Most desktop environments come with a built–in screenshot facility. Try pressing the Print Screen button (often labeled with an abbreviation like “PrtScn”), and you might see the screen blink, hear a camera shutter sound, or get some other indication that a screenshot file is available. If this works other variants might be available:
Alt–Print Screen to capture only the currently–focused application
Shift–Print Screen to capture a custom rectangle of the screen
Ubuntu saves screenshots in the ~/Pictures directory.
This and many other tools offer convenient features beyond keyboard shortcuts:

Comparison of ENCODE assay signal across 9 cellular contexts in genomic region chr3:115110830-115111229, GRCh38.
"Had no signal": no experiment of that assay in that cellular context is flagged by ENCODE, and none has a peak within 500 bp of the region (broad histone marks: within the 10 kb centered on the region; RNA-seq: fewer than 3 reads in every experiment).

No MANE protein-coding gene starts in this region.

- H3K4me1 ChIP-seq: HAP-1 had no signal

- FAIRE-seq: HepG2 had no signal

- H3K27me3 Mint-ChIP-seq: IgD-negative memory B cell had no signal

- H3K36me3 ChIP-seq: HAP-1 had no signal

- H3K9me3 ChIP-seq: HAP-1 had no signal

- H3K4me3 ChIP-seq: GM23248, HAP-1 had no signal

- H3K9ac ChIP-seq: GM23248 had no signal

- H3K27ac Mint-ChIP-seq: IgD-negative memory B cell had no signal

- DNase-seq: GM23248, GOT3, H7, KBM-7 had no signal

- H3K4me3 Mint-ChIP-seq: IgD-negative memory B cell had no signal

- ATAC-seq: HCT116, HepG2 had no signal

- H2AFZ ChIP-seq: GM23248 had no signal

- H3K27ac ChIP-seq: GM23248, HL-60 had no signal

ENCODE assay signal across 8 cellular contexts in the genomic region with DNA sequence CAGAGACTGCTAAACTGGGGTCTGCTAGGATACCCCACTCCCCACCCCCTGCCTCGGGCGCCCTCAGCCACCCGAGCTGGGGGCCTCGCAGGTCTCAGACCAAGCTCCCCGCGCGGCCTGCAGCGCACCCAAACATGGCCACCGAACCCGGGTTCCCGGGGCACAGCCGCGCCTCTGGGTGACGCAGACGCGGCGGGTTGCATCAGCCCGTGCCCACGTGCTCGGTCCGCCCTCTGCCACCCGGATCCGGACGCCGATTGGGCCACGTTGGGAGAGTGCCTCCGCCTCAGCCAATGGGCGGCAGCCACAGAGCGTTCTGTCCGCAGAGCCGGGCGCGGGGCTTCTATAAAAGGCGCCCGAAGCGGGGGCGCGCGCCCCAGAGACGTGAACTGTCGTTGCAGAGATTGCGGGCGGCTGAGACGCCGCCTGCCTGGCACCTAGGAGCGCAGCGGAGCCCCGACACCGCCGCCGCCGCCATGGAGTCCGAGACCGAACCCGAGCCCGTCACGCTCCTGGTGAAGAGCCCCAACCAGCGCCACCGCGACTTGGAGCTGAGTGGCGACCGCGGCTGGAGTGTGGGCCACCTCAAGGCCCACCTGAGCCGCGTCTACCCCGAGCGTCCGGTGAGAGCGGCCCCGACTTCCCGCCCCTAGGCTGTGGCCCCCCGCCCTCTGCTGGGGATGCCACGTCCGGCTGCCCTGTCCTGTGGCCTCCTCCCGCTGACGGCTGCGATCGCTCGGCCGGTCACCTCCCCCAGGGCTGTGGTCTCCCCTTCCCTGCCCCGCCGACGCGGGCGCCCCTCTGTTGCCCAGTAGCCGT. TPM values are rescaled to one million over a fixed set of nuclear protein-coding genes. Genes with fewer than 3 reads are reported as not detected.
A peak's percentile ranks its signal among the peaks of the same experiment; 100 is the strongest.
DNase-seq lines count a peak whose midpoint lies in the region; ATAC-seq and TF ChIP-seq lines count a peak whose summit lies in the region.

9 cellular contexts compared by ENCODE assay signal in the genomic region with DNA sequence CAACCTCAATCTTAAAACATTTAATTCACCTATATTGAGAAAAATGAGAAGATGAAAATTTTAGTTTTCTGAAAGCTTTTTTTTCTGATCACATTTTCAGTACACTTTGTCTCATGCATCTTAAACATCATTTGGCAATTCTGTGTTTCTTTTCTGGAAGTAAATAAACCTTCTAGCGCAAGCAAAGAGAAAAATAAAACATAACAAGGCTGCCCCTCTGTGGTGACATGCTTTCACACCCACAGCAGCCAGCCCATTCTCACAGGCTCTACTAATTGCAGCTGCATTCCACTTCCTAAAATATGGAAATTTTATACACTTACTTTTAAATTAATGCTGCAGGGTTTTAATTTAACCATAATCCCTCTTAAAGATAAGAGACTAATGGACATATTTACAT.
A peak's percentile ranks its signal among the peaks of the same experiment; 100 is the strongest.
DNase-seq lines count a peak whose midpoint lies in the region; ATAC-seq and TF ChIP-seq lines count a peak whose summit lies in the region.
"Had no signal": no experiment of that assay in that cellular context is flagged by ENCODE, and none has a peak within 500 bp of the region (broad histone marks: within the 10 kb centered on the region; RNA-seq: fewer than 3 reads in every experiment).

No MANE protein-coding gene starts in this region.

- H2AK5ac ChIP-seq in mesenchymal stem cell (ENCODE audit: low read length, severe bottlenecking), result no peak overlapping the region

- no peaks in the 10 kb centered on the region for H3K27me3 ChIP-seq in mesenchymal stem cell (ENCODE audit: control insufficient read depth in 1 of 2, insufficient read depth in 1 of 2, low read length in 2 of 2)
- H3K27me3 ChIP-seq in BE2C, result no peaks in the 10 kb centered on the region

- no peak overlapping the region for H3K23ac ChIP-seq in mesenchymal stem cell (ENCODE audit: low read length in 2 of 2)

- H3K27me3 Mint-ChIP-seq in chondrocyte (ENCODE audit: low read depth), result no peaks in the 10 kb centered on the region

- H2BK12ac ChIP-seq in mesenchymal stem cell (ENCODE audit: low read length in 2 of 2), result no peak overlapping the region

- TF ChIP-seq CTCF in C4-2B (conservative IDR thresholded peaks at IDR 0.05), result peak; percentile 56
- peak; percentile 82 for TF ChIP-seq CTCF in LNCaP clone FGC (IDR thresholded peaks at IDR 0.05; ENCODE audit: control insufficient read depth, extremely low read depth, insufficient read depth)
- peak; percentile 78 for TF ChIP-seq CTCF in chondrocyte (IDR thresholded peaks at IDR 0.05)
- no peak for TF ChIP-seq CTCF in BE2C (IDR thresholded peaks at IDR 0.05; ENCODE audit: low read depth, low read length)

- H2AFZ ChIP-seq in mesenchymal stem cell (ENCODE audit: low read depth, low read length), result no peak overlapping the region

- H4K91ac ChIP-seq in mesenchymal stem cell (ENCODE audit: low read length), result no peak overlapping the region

gnome-screenshot --interactiveopens a window to set up a screenshot.
gnome-screenshot --include-pointerincludes the mouse pointer in the image.
gnome-screenshot --delay=5waits for five seconds before taking the screenshot. This allows you to capture any process which would be broken by pressing a key, or to easily capture screenshots at an interval.
--file=FILEallows you to set a custom filename, which you could, for example, use in a loop to create sequential image files: